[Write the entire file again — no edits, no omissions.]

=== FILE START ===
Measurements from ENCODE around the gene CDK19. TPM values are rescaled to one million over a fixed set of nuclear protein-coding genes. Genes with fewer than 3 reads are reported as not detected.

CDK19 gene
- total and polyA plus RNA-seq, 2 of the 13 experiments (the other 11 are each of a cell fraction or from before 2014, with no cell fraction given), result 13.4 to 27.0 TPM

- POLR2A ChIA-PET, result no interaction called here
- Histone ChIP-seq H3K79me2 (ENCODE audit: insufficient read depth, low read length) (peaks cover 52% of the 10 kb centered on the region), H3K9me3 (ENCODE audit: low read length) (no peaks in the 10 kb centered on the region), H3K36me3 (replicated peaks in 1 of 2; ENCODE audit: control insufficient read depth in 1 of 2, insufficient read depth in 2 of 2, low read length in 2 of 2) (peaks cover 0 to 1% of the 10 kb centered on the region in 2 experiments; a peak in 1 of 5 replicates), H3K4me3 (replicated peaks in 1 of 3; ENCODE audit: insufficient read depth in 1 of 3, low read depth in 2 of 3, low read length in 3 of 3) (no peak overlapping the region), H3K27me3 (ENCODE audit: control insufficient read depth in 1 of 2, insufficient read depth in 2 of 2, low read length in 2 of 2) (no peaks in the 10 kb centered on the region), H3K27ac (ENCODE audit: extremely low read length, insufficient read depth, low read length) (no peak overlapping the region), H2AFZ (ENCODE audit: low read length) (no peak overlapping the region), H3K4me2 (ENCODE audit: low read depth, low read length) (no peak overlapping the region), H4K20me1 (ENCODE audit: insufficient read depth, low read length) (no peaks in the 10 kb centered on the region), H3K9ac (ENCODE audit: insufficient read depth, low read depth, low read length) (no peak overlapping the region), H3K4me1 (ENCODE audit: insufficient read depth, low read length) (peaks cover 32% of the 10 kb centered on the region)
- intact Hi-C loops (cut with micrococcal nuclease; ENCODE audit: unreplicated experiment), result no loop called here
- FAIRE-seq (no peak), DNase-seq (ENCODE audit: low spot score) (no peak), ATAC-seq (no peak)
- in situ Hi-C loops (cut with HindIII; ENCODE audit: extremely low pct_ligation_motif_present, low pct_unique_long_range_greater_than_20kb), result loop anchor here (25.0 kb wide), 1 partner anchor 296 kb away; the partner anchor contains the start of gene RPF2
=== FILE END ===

Measurements from ENCODE around the gene CDK19. TPM values are rescaled to one million over a fixed set of nuclear protein-coding genes. Genes with fewer than 3 reads are reported as not detected.

CDK19 gene
- total and polyA plus RNA-seq, 2 of the 13 experiments (the other 11 are each of a cell fraction or from before 2014, with no cell fraction given), result 13.4 to 27.0 TPM

- POLR2A ChIA-PET, result no interaction called here
- Histone ChIP-seq H3K79me2 (ENCODE audit: insufficient read depth, low read length) (peaks cover 52% of the 10 kb centered on the region), H3K9me3 (ENCODE audit: low read length) (no peaks in the 10 kb centered on the region), H3K36me3 (replicated peaks in 1 of 2; ENCODE audit: control insufficient read depth in 1 of 2, insufficient read depth in 2 of 2, low read length in 2 of 2) (peaks cover 0 to 1% of the 10 kb centered on the region in 2 experiments; a peak in 1 of 5 replicates), H3K4me3 (replicated peaks in 1 of 3; ENCODE audit: insufficient read depth in 1 of 3, low read depth in 2 of 3, low read length in 3 of 3) (no peak overlapping the region), H3K27me3 (ENCODE audit: control insufficient read depth in 1 of 2, insufficient read depth in 2 of 2, low read length in 2 of 2) (no peaks in the 10 kb centered on the region), H3K27ac (ENCODE audit: extremely low read length, insufficient read depth, low read length) (no peak overlapping the region), H2AFZ (ENCODE audit: low read length) (no peak overlapping the region), H3K4me2 (ENCODE audit: low read depth, low read length) (no peak overlapping the region), H4K20me1 (ENCODE audit: insufficient read depth, low read length) (no peaks in the 10 kb centered on the region), H3K9ac (ENCODE audit: insufficient read depth, low read depth, low read length) (no peak overlapping the region), H3K4me1 (ENCODE audit: insufficient read depth, low read length) (peaks cover 32% of the 10 kb centered on the region)
- intact Hi-C loops (cut with micrococcal nuclease; ENCODE audit: unreplicated experiment), result no loop called here
- FAIRE-seq (no peak), DNase-seq (ENCODE audit: low spot score) (no peak), ATAC-seq (no peak)
- in situ Hi-C loops (cut with HindIII; ENCODE audit: extremely low pct_ligation_motif_present, low pct_unique_long_range_greater_than_20kb), result loop anchor here (25.0 kb wide), 1 partner anchor 296 kb away; the partner anchor contains the start of gene RPF2